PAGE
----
Older age (P = .03), worse baseline BCVA (P < 0.001), larger SW-FAF area (P < 0.001), and NIR-FAF area (P = 0.018), absence of flecks (P = 0.003), multifocal lesions (P = 0.005), SW-FAF pattern 3 (P = 0.003), and fovea involvement (P = 0.024) were associated with faster rate of STGD1 RPE-atrophy progression at the univariable analysis (Table 3). Para-atrophy VD in all plexuses did not show any correlation with the rate of RPE-atrophy progression. At the multivariable analysis, worse baseline BCVA (P = 0.005), larger baseline SW-FAF area (P < 0.001), pattern 3 (P = 0.048), and multifocal disease (P = 0.0.02) remained significantly associated with faster RPE-atrophy enlargement during the follow-up. 
Table 3.
 
Results of Univariable and Multivariable Analysis for Factors Associated With the Rate of Yearly Growth of Atrophy on SW-FAF
Table 3.
 
Results of Univariable and Multivariable Analysis for Factors Associated With the Rate of Yearly Growth of Atrophy on SW-FAF
In conjunction, patient-specific (random) factors and fixed effects explained 96% of the variability in RPE-atrophy progression rates (conditional R2: 0.96). This is mostly attributable to the fixed effects, which alone explained 74% of the variability in progression rates (marginal R2: 0.74). For unseen data, these fixed effects would allow predicting 65% of the variability in progression rates (predictive R2: 0.65). 
When the square-root–transformed rate of RPE-atrophy enlargement was used as an outcome variable, only larger baseline SW-FAF area (P < 0.001) and pattern 3 (P = 0.005) were associated with a faster enlargement rate (Supplementary Table S2). 
Discussion
In our longitudinal retrospective cohort study, we found a significative enlargement of the macular RPE-atrophy on both SW-FAF and NIR-FAF, as well as a progressive thinning of the choroid in the subfoveal region over time. The median rate of expansion of the central RPE-atrophy was slightly smaller on SW-FAF (0.18 mm2/year) than NIR-FAF (0.24 mm2/year); the mean rate of progression on SW-FAF was 0.70 ± 1.00 mm2/year. This value was higher than the one reported by the retrospective analysis of Natural History of the Progression of Atrophy Secondary to Stargardt Disease (ProgStar) study, which estimated a mean progression of definitely decreased SW-FAF signal of 0.51 mm2/year,30 but it was only slightly slower than the rate found in the prospective analysis of the ProgStar study (0.76 mm2/year).31 Müller et al.4 have reported a mean rate of RPE-atrophy enlargement of 0.89 ± 0.13 mm2/year in ABCAA-related retinopathy eyes. Whereas both the ProgStar and Müller et al.4 used the mean as a measure of central tendency, it might be not appropriate in our series as the distribution of progression rates was highly right-skewed (Supplementary Fig. S3). In this scenario, the mean is strongly affected by extreme observations, and even a few outliers may significantly inflate or deflate the mean values; conversely, the median should be preferred because it is robust against extreme values. Patients enrolled in the prospective ProgStar study and in the study by Müller and associates4 had a more advanced stage of disease, and this can explain the slower rates of RPE-atrophy enlargements found in our cohort; in fact, both the studies included eyes with at least one area of RPE-atrophy at baseline, whereas our study design allowed eyes with no RPE-atrophy at baseline to be enrolled into the study. As our study confirms, baseline atrophic area is among the strongest predictors of RPE-atrophy enlargement, and patients with smaller atrophy at baseline are consequently expected to have milder rates of progression. The different ethnic and genetic backgrounds between the different study populations may also contribute to such discrepancies.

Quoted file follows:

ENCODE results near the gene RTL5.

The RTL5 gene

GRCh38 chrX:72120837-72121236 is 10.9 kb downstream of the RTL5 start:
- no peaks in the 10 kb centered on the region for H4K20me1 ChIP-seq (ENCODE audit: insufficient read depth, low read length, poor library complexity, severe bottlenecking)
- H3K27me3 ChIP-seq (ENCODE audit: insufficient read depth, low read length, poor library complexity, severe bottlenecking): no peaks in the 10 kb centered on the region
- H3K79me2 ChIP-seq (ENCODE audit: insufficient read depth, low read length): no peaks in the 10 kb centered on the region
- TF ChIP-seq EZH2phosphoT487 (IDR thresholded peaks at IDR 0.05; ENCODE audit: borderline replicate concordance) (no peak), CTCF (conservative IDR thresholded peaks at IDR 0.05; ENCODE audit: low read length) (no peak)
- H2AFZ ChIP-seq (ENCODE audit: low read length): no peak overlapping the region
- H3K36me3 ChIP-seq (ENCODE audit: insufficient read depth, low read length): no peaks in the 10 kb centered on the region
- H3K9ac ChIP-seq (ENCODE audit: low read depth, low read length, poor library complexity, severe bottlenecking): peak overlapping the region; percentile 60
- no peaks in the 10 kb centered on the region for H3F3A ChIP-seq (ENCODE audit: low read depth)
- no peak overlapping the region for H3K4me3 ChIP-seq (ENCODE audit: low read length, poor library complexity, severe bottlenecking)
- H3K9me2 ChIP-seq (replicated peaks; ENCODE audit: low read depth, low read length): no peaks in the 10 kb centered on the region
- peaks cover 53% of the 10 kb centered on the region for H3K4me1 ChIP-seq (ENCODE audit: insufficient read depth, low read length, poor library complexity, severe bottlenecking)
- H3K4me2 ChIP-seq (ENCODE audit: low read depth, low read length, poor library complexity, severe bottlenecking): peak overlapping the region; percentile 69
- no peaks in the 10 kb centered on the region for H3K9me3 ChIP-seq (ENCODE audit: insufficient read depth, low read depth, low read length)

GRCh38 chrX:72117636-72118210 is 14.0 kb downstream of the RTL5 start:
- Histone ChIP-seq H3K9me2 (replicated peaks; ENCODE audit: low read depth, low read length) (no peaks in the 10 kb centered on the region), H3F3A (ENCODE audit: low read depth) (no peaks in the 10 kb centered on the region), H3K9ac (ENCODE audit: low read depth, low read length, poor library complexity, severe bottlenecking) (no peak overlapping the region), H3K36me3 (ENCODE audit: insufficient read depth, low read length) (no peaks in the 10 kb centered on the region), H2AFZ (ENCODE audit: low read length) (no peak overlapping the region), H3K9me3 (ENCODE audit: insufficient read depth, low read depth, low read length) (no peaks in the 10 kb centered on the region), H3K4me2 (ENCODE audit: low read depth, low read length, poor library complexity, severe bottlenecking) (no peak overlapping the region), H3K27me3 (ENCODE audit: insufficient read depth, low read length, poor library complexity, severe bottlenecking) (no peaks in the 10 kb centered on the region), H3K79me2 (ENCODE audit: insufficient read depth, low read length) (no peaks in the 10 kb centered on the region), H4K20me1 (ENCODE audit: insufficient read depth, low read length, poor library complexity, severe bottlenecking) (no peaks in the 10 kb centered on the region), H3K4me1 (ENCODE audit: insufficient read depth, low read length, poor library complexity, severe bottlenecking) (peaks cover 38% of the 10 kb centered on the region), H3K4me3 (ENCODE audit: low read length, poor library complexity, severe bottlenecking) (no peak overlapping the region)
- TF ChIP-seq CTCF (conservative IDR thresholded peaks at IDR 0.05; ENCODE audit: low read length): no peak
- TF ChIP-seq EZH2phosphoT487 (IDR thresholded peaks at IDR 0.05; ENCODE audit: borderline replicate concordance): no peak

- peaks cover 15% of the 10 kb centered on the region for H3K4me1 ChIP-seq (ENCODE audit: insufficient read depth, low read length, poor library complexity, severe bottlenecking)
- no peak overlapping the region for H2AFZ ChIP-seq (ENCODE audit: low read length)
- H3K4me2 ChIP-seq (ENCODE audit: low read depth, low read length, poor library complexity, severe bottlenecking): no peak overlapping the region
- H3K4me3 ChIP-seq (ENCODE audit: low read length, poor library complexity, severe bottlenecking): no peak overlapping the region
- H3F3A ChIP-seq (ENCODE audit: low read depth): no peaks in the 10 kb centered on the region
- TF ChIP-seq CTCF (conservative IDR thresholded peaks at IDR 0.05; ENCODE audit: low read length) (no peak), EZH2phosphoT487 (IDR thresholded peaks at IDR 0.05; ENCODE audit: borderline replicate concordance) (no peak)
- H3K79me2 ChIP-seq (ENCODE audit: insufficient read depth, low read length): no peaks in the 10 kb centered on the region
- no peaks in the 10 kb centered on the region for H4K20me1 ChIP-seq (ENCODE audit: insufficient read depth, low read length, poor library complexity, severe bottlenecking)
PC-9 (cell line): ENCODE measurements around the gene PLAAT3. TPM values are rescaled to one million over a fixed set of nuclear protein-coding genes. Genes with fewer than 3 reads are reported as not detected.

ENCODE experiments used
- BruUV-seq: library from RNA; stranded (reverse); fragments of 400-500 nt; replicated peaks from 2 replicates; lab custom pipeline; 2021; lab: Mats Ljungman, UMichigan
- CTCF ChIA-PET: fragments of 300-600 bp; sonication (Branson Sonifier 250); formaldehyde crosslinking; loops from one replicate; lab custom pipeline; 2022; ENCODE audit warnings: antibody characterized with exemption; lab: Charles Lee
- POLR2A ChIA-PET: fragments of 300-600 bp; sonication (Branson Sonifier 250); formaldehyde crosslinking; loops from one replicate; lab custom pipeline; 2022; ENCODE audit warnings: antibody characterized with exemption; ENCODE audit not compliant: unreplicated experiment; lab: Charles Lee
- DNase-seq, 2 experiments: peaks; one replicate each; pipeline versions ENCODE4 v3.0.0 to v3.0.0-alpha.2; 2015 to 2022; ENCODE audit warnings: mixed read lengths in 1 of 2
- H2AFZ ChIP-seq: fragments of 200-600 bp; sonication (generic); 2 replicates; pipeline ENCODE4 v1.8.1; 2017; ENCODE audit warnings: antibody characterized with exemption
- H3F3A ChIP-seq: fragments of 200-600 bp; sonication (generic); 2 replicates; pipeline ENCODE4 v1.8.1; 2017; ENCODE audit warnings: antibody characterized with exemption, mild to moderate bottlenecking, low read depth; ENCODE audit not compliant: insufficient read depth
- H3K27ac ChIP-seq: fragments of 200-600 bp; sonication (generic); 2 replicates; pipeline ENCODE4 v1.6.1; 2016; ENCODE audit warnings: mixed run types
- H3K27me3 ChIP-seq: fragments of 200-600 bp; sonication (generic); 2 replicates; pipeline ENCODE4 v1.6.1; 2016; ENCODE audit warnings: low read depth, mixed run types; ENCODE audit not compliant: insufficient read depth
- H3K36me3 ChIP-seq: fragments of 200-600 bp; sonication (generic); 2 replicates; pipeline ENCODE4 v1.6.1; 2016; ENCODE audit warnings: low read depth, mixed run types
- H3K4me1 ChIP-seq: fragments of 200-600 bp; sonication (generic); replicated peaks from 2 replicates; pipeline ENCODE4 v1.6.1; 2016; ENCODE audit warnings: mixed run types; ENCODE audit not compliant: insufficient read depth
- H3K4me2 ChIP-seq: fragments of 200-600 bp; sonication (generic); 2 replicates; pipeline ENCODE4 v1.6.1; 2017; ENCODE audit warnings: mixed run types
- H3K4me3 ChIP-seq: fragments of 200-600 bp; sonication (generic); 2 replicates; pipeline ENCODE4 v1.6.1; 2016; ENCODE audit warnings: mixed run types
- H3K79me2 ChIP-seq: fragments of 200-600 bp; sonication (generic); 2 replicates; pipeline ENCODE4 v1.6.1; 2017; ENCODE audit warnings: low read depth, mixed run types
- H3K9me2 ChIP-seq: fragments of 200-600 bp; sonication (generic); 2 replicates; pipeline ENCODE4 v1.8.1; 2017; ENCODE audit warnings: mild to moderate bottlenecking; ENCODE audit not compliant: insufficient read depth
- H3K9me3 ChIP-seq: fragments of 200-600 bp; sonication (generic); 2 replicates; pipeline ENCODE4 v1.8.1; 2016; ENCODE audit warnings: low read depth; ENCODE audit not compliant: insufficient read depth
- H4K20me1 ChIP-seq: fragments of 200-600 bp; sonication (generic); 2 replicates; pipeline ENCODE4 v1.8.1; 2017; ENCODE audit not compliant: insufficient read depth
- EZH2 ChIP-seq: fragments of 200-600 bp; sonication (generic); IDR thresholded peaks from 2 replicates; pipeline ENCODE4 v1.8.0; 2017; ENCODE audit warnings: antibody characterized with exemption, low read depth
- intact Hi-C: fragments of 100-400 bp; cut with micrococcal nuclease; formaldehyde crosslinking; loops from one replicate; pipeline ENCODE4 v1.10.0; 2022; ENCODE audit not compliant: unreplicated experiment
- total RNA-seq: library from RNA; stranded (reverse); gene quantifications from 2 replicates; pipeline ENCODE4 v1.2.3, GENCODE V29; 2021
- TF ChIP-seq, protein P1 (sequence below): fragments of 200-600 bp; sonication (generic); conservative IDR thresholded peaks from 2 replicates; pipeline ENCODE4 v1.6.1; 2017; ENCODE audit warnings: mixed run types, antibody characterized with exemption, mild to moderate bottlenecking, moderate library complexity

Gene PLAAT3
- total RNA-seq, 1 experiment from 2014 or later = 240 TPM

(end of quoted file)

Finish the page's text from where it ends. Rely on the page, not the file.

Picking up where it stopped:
In our study, we selected SW-FAF as the primary imaging modality to estimate the atrophy enlargement rate for different reasons. SW-FAF was the main outcome measure in the majority of clinical trials and cross-sectional studies previously published, including the ProgStar study,22,30,35 and this allows an easier comparison with the existing literature. Also, baseline measurements for SW-FAF were available for 100% of the eyes, as opposed to NIR-FAF, which was missing in a considerable proportion of eyes. Nevertheless, NIR-FAF might have some advantages over SW-FAF, and its use as an outcome measure in clinical trials for ABCA4-related diseases has been advocated.11 SW-FAF signal might be falsely normal in correspondence of atrophic RPE lesions, due to lipofuscin build-up; moreover, hypo-autofluorescence of SW-FAF signal tends to become evident only after loss of photoreceptors’ cell bodies, which is believed to occur later in the STGD-associated retinal degeneration.11 NIR-FAF might provide a better delineation of RPE cell loss and photoreceptor damage compared to shorter wavelength imaging techniques.11,12,36 Also, fovea involvement may be better assessed with NIR.37,38 Drawbacks of NIR-FAF include the technical difficulty of obtaining gradable images in the absence of adequate pupil dilation and media transparency. Moreover, the interpretation of NIR-FAF is challenging in cases of obvious RPE-atrophy due to the presence of melanin-based fluorophores within the RPE cells and the underlying choroidal stroma. Our comparative analysis between SW-FAF and NIR-FAF showed a tendency of SW-FAF to underestimate the RPE defect, as previously described.11,12,39 Therefore we confirm that NIR-FAF might be more appropriate for the evaluation of the initial RPE cells and photoreceptors abnormalities and should be separately included in the evaluation of STGD1 patients;39 various methods of normalization of the NIR-FAF signal might be used to improve the resolution of this technique.40 The two imaging modalities agreed well for slow rates of RPE-atrophy progression, but their agreement decreased as the rate increased, falling outside our limit of confidence in certain cases. This might suggest that NIR-FAF and SW-FAF catch different aspects in the longitudinal assessment of the RPE damage, especially for fast progressors. Because there is no literature regarding the rate of STGD progression on NIR-FAF, we believe it might be an interesting area to explore by future research.